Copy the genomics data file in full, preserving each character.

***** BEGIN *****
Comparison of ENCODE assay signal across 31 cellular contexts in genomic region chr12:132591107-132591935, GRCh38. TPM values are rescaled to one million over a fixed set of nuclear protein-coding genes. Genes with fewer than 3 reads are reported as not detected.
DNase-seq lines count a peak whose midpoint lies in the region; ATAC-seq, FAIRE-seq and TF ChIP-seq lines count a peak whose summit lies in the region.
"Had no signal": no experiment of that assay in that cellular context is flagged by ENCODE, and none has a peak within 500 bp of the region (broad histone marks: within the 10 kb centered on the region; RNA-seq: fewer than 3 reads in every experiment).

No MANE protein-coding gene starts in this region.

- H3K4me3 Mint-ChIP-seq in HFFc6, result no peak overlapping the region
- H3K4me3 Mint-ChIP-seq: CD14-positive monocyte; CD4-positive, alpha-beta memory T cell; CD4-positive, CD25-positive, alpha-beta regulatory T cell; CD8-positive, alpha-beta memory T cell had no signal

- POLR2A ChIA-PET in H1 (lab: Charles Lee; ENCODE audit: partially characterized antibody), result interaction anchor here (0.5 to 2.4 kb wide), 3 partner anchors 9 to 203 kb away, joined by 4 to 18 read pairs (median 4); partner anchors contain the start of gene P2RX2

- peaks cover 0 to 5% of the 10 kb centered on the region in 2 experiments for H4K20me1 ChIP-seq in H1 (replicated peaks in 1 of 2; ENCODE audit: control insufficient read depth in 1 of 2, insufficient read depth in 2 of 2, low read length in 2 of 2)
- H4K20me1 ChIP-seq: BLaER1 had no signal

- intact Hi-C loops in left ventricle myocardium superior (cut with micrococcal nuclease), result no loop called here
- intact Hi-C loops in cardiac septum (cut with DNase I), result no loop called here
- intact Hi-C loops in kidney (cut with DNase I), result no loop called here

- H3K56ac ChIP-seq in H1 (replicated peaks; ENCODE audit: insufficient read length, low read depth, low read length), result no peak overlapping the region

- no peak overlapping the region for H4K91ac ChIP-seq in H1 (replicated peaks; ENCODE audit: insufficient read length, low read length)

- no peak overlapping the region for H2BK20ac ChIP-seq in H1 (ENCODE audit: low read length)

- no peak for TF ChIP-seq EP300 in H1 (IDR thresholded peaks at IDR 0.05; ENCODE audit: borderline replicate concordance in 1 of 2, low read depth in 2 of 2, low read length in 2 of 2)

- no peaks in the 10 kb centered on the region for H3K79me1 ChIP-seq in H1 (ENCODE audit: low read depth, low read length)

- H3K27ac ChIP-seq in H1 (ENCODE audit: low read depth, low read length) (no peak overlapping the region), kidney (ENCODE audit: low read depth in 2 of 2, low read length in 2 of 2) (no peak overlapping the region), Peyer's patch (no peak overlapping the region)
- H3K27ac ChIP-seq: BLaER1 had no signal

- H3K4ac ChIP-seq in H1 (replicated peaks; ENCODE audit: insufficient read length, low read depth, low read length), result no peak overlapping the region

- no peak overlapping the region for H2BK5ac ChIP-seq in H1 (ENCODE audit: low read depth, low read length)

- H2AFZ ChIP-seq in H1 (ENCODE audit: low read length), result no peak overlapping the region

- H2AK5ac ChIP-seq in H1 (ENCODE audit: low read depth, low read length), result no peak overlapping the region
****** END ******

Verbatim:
Comparison of ENCODE assay signal across 31 cellular contexts in genomic region chr12:132591107-132591935, GRCh38. TPM values are rescaled to one million over a fixed set of nuclear protein-coding genes. Genes with fewer than 3 reads are reported as not detected.
DNase-seq lines count a peak whose midpoint lies in the region; ATAC-seq, FAIRE-seq and TF ChIP-seq lines count a peak whose summit lies in the region.
"Had no signal": no experiment of that assay in that cellular context is flagged by ENCODE, and none has a peak within 500 bp of the region (broad histone marks: within the 10 kb centered on the region; RNA-seq: fewer than 3 reads in every experiment).

No MANE protein-coding gene starts in this region.

- H3K4me3 Mint-ChIP-seq in HFFc6, result no peak overlapping the region
- H3K4me3 Mint-ChIP-seq: CD14-positive monocyte; CD4-positive, alpha-beta memory T cell; CD4-positive, CD25-positive, alpha-beta regulatory T cell; CD8-positive, alpha-beta memory T cell had no signal

- POLR2A ChIA-PET in H1 (lab: Charles Lee; ENCODE audit: partially characterized antibody), result interaction anchor here (0.5 to 2.4 kb wide), 3 partner anchors 9 to 203 kb away, joined by 4 to 18 read pairs (median 4); partner anchors contain the start of gene P2RX2

- peaks cover 0 to 5% of the 10 kb centered on the region in 2 experiments for H4K20me1 ChIP-seq in H1 (replicated peaks in 1 of 2; ENCODE audit: control insufficient read depth in 1 of 2, insufficient read depth in 2 of 2, low read length in 2 of 2)
- H4K20me1 ChIP-seq: BLaER1 had no signal

- intact Hi-C loops in left ventricle myocardium superior (cut with micrococcal nuclease), result no loop called here
- intact Hi-C loops in cardiac septum (cut with DNase I), result no loop called here
- intact Hi-C loops in kidney (cut with DNase I), result no loop called here

- H3K56ac ChIP-seq in H1 (replicated peaks; ENCODE audit: insufficient read length, low read depth, low read length), result no peak overlapping the region

- no peak overlapping the region for H4K91ac ChIP-seq in H1 (replicated peaks; ENCODE audit: insufficient read length, low read length)

- no peak overlapping the region for H2BK20ac ChIP-seq in H1 (ENCODE audit: low read length)

- no peak for TF ChIP-seq EP300 in H1 (IDR thresholded peaks at IDR 0.05; ENCODE audit: borderline replicate concordance in 1 of 2, low read depth in 2 of 2, low read length in 2 of 2)

- no peaks in the 10 kb centered on the region for H3K79me1 ChIP-seq in H1 (ENCODE audit: low read depth, low read length)

- H3K27ac ChIP-seq in H1 (ENCODE audit: low read depth, low read length) (no peak overlapping the region), kidney (ENCODE audit: low read depth in 2 of 2, low read length in 2 of 2) (no peak overlapping the region), Peyer's patch (no peak overlapping the region)
- H3K27ac ChIP-seq: BLaER1 had no signal

- H3K4ac ChIP-seq in H1 (replicated peaks; ENCODE audit: insufficient read length, low read depth, low read length), result no peak overlapping the region

- no peak overlapping the region for H2BK5ac ChIP-seq in H1 (ENCODE audit: low read depth, low read length)

- H2AFZ ChIP-seq in H1 (ENCODE audit: low read length), result no peak overlapping the region

- H2AK5ac ChIP-seq in H1 (ENCODE audit: low read depth, low read length), result no peak overlapping the region